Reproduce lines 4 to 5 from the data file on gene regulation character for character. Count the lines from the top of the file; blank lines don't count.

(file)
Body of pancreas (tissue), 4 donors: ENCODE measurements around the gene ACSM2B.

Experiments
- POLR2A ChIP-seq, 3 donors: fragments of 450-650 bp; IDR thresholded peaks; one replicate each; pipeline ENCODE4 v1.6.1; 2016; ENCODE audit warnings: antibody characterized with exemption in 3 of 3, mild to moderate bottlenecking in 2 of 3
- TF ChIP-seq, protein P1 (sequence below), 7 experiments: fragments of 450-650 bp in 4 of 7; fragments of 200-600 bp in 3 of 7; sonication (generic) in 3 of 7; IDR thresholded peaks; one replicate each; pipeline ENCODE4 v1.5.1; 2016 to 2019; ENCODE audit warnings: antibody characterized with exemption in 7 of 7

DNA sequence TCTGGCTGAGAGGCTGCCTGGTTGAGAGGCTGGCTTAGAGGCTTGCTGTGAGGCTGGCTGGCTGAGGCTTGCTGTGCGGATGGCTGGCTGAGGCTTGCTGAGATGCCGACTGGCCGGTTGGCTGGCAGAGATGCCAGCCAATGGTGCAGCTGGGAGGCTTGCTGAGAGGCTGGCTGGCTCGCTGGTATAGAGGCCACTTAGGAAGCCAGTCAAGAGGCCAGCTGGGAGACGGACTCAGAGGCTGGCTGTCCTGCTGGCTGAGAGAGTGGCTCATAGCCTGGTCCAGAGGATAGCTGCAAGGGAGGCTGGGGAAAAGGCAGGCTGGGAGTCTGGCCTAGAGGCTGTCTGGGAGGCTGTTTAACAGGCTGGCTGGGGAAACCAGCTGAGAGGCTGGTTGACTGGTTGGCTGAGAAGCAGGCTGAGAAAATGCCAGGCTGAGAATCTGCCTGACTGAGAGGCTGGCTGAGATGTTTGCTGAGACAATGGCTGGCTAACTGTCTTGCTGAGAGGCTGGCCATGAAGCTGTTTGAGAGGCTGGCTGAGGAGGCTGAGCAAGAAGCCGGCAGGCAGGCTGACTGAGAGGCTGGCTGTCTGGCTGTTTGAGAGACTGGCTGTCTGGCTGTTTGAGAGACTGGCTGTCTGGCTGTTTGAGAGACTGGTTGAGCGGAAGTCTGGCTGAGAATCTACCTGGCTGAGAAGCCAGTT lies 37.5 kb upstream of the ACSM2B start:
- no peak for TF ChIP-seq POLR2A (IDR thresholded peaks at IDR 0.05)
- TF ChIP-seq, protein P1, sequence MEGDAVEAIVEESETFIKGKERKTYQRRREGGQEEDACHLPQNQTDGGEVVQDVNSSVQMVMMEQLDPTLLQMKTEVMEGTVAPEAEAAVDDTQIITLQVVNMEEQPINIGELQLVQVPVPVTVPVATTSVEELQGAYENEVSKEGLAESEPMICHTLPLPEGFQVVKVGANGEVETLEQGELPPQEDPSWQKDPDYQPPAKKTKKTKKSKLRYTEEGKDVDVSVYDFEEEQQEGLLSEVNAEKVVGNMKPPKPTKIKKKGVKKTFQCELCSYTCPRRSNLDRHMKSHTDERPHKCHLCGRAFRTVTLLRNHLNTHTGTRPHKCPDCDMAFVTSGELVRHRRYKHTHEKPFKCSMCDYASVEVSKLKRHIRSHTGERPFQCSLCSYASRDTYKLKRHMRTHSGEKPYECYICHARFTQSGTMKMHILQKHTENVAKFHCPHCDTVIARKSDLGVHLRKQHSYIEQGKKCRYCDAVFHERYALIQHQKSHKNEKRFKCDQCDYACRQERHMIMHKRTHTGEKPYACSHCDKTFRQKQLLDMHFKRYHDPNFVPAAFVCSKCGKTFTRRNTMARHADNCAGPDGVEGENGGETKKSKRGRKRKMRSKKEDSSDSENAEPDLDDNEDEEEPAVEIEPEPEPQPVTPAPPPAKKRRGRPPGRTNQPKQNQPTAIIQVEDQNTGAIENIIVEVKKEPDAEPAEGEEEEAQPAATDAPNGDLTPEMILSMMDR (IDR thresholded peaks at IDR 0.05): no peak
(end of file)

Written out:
- TF ChIP-seq, protein P1 (sequence below), 7 experiments: fragments of 450-650 bp in 4 of 7; fragments of 200-600 bp in 3 of 7; sonication (generic) in 3 of 7; IDR thresholded peaks; one replicate each; pipeline ENCODE4 v1.5.1; 2016 to 2019; ENCODE audit warnings: antibody characterized with exemption in 7 of 7

DNA sequence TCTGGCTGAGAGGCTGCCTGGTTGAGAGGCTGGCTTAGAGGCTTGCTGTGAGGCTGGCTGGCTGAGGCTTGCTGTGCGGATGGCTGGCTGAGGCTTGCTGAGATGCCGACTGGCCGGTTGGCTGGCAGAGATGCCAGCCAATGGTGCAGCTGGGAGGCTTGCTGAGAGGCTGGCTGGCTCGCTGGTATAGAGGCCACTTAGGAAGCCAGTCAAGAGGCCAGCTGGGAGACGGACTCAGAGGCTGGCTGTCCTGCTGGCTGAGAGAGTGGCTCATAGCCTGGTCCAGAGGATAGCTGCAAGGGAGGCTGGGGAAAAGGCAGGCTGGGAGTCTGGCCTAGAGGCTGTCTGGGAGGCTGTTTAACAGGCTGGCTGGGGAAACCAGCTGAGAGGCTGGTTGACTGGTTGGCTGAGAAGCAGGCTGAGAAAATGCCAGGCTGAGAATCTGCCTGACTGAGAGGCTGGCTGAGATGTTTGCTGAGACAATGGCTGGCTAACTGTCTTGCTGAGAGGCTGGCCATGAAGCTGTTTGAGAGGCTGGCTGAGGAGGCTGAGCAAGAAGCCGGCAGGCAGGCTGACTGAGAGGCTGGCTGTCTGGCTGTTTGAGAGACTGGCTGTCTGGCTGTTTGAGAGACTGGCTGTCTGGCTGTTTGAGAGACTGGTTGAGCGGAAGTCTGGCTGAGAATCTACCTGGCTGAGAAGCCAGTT lies 37.5 kb upstream of the ACSM2B start: